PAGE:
When Paul Mariner returned to Plymouth Argyle as head coach in October 2009, he did so as a Home Park hero.
The playing feats back in the 1970s on behalf of the Pilgrims by the centre-forward who went on to play for Ipswich Town, Arsenal and England made sure of that. By the time Mariner left Argyle again, though, his reputation had taken a knock or two.
He is not the first and he will not be the last international footballer of distinction to struggle to reach the same standards when it comes to taking charge of a team. After taking the helm at Plymouth in place of Paul Sturrock in December 2009, Mariner was unable to prevent the Pilgrims sliding out of the Championship in April 2010.
He stuck around as a somewhat under-used member of manager Peter Reid's coaching team at Argyle until December 2010, when his second spell on the staff at Home Park came to an end.
Mariner duly returned to the football environment in which he had forged a long and sound career as an assistant head coach: Major League Soccer. The former New England Revolution number two joined Toronto FC in January 2011 as their director of player development.
The job put him in control of player recruitment at the Canadian club, but it was not long before he found himself in charge of first-team coaching and team selection. Former Holland international Aron Winter, who had been hired as head coach when Mariner had been given his post, was removed from his role in June this year, after Toronto had started the 2012 MLS season with nine defeats in a row – the worst opening sequence in the league's history.
Mariner was given the reins, but did not enjoy a great deal of success in what was left of the season. Toronto finished in last place in the Eastern Conference of MLS, a dozen points adrift of the Revolution, who were next to bottom in the final standings when the league came to an end last month.
It was not a record which made Mariner proud or happy. He described the effect his team's record had on him to the Globe and Mail newspaper. "I'm quite a sociable person, but I just go back to my apartment downtown," he said.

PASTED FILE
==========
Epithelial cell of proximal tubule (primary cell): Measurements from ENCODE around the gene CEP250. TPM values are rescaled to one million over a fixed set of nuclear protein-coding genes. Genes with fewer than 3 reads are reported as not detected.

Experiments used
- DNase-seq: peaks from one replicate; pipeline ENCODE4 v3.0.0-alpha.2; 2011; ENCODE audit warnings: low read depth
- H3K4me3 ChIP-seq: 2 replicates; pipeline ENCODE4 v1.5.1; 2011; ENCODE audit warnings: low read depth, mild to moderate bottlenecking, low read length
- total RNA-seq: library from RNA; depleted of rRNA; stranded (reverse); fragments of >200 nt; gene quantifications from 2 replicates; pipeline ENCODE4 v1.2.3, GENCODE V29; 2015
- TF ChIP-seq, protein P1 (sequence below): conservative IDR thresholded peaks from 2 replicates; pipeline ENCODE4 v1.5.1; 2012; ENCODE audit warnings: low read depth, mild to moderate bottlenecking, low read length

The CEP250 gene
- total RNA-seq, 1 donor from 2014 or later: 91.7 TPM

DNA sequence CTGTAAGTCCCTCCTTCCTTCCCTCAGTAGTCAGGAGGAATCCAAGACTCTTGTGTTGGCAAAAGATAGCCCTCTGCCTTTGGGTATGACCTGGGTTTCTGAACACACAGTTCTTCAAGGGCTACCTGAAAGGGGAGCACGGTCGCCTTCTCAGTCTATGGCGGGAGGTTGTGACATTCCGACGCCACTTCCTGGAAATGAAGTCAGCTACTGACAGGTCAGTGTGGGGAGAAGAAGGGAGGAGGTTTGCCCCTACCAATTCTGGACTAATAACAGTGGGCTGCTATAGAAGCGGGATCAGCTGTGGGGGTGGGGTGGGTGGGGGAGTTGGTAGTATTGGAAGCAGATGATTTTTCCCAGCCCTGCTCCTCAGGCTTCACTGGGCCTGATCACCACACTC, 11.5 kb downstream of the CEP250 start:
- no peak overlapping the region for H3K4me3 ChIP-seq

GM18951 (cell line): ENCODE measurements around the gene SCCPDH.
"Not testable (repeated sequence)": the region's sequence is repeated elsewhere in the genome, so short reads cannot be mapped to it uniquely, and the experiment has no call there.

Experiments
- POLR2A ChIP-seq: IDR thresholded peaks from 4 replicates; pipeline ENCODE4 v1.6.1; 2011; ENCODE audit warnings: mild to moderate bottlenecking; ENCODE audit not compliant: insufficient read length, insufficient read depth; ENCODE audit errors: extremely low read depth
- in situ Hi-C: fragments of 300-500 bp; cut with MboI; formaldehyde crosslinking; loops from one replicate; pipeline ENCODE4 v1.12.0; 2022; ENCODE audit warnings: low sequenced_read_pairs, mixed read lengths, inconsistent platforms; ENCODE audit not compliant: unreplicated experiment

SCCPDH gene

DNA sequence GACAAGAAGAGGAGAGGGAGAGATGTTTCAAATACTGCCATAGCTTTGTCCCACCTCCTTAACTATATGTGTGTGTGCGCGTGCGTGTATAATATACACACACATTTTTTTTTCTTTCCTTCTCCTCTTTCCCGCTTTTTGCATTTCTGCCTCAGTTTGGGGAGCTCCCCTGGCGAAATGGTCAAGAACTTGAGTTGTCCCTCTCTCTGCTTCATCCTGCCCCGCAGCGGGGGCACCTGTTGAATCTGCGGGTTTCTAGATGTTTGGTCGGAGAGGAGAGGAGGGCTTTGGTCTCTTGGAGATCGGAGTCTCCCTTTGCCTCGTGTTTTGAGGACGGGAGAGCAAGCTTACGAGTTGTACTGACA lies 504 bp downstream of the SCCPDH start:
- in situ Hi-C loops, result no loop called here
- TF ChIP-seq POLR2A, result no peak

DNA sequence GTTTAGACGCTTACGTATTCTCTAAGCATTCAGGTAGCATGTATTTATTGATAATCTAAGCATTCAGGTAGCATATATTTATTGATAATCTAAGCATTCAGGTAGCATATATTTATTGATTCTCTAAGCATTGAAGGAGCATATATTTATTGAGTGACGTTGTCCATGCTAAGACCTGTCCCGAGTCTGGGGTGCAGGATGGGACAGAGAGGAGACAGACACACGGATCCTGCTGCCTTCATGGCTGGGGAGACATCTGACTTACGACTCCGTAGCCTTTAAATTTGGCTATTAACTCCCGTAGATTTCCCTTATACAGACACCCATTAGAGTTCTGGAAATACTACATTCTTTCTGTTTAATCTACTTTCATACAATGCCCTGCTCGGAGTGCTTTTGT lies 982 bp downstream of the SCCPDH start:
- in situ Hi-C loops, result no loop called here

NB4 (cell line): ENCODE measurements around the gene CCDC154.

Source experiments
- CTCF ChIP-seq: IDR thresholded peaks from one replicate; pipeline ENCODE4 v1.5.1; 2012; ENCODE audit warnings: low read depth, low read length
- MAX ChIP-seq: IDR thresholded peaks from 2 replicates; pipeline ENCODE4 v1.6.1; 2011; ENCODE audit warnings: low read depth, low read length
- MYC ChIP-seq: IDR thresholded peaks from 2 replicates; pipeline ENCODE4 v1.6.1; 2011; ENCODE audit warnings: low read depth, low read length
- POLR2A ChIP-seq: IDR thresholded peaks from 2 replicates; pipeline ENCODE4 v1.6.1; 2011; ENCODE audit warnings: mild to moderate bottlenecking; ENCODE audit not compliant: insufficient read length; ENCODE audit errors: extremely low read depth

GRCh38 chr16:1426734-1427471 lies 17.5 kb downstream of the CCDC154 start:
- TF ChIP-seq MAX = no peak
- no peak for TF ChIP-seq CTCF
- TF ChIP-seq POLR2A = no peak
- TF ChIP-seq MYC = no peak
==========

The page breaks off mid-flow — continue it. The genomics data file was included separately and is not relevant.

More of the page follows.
"I don't really go out much because, as I've said before, I want to walk around the town with my head held high. I don't feel as though I can do that because I hate getting beat. I'm not used to getting beat."
Since the end of the MLS season, Mariner has been busy planning for next year's campaign at Toronto. He headed back to Europe on an extended scouting mission. "As far as I'm concerned, my new season starts now," he said after his team's final game.
As well as watching players in England, Scandinavia and Cyprus, Mariner made time to have lunch in London last week with Peter Reid and Alan Brazil, his former Ipswich team-mate, who, like Reid, is employed by talkSPORT as a radio presenter.
One of the players who did impress Mariner at Toronto in the 2012 MLS season was English full-back Richard Eckersley, who played for Argyle under Mariner when he was borrowed from Burnley near the end of the 2009-10 season.
Eckersley had to play out of position as a centre-half for Toronto, due to injuries to regular starters, but he was not looking for excuses when he assessed the season.
Asked by the media to review Toronto's campaign, he said: "I'll be thinking of it throughout the off-season. I think every player in here should review the season personally, as well, because, as a team, it wasn't good enough."
Bermuda international goalkeeper Freddy Hall, who had a trial at Argyle in the summer of 2010, is also on Toronto's books.